ROC helps staff longest-ever CMS cosmic run
Aron Soha, standing in Fermilab's Remote Operations Center, is joined by videolink with Fermilab's Kaori Maeshima and DESY's Andreas Meyer in CERN's CMS control room.
Crews taking shifts at Fermilab's Remote Operations Center helped scientists at CERN complete the longest-lasting cosmic run of the CMS detector to date.
Scientists staffing the ROC work in tandem with CMS crews thousands of miles away at CERN. Fermilab crews filled shifts from 8:30 a.m. to midnight from July 23 to Aug. 31, with the exception of a shift during a planned power outage, said Fermilab's Aron Soha, who is responsible for day-to-day functions at the ROC.
"Essentially we've taken shifts except when the lights were out," Soha said.
Even when the LHC is not running, cosmic rays that interact with the CMS detector can help scientists fine tune it, said Kaori Maeshima, U.S. CMS Remote Operations Coordinator.
CMS operators surpassed one goal by recording 320 million cosmic events with full magnetic field and met their goal of 80 percent running efficiency.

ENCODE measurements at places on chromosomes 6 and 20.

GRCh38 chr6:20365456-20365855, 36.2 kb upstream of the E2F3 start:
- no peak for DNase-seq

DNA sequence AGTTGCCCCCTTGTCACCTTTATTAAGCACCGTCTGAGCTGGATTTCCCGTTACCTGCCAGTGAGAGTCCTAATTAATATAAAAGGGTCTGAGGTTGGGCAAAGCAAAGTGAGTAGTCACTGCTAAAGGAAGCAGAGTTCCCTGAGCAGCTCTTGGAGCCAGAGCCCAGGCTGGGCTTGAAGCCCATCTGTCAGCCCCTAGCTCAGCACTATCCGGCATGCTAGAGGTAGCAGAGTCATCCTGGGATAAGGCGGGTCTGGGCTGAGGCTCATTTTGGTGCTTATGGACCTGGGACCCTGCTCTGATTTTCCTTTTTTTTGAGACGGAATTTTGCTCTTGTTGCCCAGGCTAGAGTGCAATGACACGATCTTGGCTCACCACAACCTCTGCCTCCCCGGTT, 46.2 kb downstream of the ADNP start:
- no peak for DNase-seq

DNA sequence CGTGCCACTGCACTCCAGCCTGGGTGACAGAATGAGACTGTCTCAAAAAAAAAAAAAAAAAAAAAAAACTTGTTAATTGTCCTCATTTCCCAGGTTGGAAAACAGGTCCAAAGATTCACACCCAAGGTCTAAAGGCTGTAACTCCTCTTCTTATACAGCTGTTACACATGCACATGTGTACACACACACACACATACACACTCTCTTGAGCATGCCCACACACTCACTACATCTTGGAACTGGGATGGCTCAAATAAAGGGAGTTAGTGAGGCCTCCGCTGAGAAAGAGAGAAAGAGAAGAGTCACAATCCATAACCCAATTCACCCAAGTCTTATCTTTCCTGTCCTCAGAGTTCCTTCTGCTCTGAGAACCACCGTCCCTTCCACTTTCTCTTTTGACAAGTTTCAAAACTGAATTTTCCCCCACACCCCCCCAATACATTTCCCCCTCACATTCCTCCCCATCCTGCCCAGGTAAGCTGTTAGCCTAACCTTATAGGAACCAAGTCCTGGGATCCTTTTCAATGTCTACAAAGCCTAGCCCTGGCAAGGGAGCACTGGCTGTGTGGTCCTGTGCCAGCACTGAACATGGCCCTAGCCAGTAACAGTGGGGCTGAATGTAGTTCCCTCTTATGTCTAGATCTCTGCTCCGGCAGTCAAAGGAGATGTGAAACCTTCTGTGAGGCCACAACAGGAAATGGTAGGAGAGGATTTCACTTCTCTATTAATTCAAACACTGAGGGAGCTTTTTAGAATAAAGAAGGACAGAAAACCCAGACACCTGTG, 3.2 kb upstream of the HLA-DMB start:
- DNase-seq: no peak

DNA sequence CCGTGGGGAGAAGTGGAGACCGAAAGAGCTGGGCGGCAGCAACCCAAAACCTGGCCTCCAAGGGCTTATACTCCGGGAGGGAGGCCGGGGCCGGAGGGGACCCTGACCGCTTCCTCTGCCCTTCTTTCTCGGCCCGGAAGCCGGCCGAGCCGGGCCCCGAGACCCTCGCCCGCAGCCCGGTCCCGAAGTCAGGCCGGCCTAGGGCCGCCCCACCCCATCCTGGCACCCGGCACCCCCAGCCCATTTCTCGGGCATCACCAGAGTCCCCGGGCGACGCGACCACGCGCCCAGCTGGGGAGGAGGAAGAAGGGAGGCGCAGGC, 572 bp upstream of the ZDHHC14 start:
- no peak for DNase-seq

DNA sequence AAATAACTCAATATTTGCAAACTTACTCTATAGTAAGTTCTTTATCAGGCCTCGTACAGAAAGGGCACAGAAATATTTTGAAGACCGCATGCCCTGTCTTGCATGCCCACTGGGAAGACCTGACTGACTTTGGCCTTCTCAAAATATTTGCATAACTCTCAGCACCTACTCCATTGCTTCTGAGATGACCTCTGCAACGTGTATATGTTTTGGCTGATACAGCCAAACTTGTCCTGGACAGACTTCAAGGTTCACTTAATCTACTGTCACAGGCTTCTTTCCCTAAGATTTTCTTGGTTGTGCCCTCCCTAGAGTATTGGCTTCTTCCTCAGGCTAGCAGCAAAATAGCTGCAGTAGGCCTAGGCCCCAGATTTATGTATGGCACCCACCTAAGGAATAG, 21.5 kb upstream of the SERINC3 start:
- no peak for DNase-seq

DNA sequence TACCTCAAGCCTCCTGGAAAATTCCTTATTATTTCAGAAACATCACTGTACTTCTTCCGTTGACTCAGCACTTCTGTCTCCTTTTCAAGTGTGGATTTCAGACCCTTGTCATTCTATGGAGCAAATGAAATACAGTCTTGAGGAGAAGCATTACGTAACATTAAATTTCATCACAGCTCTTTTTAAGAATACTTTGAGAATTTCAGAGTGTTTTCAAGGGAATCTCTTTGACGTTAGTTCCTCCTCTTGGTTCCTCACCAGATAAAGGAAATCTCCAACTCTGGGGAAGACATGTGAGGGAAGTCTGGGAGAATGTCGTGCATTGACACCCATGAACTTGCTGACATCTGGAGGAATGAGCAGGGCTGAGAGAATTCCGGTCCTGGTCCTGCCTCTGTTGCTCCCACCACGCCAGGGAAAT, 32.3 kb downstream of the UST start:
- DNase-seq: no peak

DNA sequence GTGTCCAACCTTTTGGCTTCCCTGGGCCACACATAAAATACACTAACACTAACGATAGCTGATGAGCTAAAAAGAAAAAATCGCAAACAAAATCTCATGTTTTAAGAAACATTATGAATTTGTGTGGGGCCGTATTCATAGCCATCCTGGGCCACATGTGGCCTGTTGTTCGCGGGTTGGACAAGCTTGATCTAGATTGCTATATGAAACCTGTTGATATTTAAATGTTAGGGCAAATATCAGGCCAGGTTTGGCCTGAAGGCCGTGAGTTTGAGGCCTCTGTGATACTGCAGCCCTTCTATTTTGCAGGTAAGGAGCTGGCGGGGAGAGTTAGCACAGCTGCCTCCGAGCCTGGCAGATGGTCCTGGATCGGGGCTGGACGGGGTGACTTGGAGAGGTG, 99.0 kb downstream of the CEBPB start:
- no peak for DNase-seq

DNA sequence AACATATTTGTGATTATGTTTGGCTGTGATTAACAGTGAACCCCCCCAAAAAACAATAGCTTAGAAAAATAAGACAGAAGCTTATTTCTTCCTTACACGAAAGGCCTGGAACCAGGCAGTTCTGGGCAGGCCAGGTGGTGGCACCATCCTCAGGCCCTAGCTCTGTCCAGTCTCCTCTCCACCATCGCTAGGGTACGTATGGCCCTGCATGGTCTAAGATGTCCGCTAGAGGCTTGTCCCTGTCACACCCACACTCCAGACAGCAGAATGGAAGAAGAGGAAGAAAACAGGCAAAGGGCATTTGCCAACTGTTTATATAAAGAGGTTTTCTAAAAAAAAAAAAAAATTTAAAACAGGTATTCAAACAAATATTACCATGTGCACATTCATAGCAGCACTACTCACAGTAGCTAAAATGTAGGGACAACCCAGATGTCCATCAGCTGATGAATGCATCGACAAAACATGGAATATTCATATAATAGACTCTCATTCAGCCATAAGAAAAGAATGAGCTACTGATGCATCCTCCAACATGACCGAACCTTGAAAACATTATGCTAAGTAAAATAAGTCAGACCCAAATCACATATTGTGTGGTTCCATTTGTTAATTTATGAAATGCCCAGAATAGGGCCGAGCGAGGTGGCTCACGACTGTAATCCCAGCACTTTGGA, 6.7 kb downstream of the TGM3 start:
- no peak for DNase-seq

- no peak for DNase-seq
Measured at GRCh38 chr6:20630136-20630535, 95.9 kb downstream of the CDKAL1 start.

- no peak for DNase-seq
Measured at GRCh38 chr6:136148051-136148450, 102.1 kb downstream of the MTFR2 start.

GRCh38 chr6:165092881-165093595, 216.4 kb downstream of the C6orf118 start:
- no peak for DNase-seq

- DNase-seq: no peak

"We were trying to get ready to take collision data," Maeshima said. "We have to be in sync when the beam collides."
For example, misaligned data streams from subsystems could produce inaccurate results, so experts working at the ROC, DESY's remote operations center and at CERN use cosmic data to monitor detector timing.
CMS benefits from remote centers because shift takers can analyze data without worrying about minute-by-minute detector operations, said Andreas Meyer, CMS data quality monitoring coordinator and a staff physicist at DESY.
"At the moment at Fermilab and DESY, physicists can take more time to inspect the data and really make sure all aspects of the data are correct," Meyer said.
Fermilab and DESY physicists continue working to increase the usefulness of remote operations and improve central CMS data taking, even in early stages of the experiment. This includes developing monitoring tools, improving documentation and pioneering remote shift participation.